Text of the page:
Kenyan worker’s arrest shows power, and peril, of online advocacy

[Published here June 3, 2021]

BEIRUT, June 3 (Thomson Reuters Foundation) – With perfect prose, sizzling sarcasm and a host of anonymous accounts, Malcolm Bidali has waged a one-man social media campaign to improve working conditions for migrant labourers in Qatar for nearly a year.

“It kind of makes me feel like Batman or Superman. You can say the things you want to say, with your own voice and your own style,” said Bidali, 28, speaking to the Thomson Reuters Foundation from Doha.

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LGBT+ conversion therapy: banned on Facebook, but thriving in Arabic

[Produced alongside Thomson Reuters Foundation’s digital correspondent Avi Asher-Schapiro and published here on June 3, 2021]

When he was growing up in a small Egyptian town outside Cairo, Omar began feeling sexually attracted to other men. Too afraid to talk to family or friends, he turned to Facebook for help, shielding his identity with a false name.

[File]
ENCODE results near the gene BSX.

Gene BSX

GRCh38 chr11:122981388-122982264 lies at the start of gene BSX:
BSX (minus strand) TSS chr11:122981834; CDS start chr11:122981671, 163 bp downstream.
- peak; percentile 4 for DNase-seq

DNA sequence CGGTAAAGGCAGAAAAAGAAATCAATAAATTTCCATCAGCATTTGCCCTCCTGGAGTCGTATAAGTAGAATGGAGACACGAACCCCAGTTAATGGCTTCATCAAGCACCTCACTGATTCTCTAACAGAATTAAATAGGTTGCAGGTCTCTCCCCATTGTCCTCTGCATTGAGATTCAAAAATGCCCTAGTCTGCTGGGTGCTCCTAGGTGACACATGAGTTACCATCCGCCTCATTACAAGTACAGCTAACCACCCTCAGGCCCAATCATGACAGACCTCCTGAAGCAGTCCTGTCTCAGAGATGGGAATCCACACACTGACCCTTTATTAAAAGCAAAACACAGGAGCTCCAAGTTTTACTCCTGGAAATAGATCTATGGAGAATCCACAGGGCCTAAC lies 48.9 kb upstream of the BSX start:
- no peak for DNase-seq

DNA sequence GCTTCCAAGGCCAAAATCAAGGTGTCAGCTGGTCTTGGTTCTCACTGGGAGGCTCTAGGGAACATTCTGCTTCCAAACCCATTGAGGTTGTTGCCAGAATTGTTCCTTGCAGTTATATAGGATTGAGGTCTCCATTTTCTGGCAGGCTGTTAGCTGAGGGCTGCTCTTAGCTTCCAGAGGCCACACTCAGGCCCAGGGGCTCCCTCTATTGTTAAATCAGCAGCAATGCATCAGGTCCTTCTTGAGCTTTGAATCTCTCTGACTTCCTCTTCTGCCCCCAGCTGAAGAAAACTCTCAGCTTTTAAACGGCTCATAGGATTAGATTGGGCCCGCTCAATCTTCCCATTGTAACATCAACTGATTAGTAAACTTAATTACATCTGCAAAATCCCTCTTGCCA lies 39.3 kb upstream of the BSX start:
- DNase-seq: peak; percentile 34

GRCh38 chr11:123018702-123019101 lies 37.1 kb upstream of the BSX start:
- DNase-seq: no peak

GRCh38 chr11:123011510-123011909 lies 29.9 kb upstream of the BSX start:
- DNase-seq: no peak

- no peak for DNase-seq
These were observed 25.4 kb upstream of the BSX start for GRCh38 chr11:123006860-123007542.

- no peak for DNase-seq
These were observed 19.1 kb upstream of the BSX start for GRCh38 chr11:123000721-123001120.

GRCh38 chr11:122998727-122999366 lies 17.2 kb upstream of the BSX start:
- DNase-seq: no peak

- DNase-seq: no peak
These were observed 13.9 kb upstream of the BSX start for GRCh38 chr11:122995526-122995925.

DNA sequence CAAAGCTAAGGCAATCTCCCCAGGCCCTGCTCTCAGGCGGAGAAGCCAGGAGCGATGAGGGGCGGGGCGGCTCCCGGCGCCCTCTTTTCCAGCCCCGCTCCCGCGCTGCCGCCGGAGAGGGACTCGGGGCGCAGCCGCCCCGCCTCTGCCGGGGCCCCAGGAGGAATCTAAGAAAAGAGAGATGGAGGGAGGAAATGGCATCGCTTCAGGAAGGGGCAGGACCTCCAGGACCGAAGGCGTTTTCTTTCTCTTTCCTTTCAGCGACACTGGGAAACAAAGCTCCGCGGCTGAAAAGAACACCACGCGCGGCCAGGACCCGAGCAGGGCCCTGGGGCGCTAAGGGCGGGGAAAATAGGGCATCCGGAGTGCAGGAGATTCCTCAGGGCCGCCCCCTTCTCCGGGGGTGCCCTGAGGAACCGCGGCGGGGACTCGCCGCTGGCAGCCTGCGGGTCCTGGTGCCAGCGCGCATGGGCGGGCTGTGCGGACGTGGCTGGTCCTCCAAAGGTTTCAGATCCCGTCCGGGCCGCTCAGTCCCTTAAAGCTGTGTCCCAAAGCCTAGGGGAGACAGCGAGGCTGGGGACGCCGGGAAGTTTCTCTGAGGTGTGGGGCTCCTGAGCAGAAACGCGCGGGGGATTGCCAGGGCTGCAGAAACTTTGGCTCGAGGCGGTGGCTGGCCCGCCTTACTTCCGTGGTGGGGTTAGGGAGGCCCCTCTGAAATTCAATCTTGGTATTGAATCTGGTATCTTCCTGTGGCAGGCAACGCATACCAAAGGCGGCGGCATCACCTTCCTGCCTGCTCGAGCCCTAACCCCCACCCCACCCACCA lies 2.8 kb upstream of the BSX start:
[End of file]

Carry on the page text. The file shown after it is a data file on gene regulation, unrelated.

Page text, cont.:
Scouring social media for information and advice is a common recourse for young men and women who think they may be gay and live in socially conservative Arab societies.

But it can lead them to therapists, spiritual leaders and influencers promising to “cure the affliction” of homosexuality through so-called conversion therapy – practices that aim to change a person’s sexual orientation or gender identity.

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Investigating corruption between lockdowns & explosions | Marie Colvin Journalist Network

[Published here June 1, 2021]

“Money makes the world go round” is a well-known saying. In Iraq, however, it is “dirty money”. Even after more than a year living in Baghdad, I still got surprised by how much of public life in the war-weary country relied on the circulation of illicit funds – and how formalised this corruption had become. 

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Content moderation in conflict zones: What role for big tech?

[Published here May 21, 2021]

May 21 (Thomson Reuters Foundation) – Conflict broke out this month between Israel and the southern Gaza Strip – and big tech has not been spared.

Instagram and Twitter have blamed technical errors for deleting posts mentioning the possible eviction of Palestinians from East Jerusalem, but data rights groups fear “discriminatory” algorithms are at work and want greater transparency.

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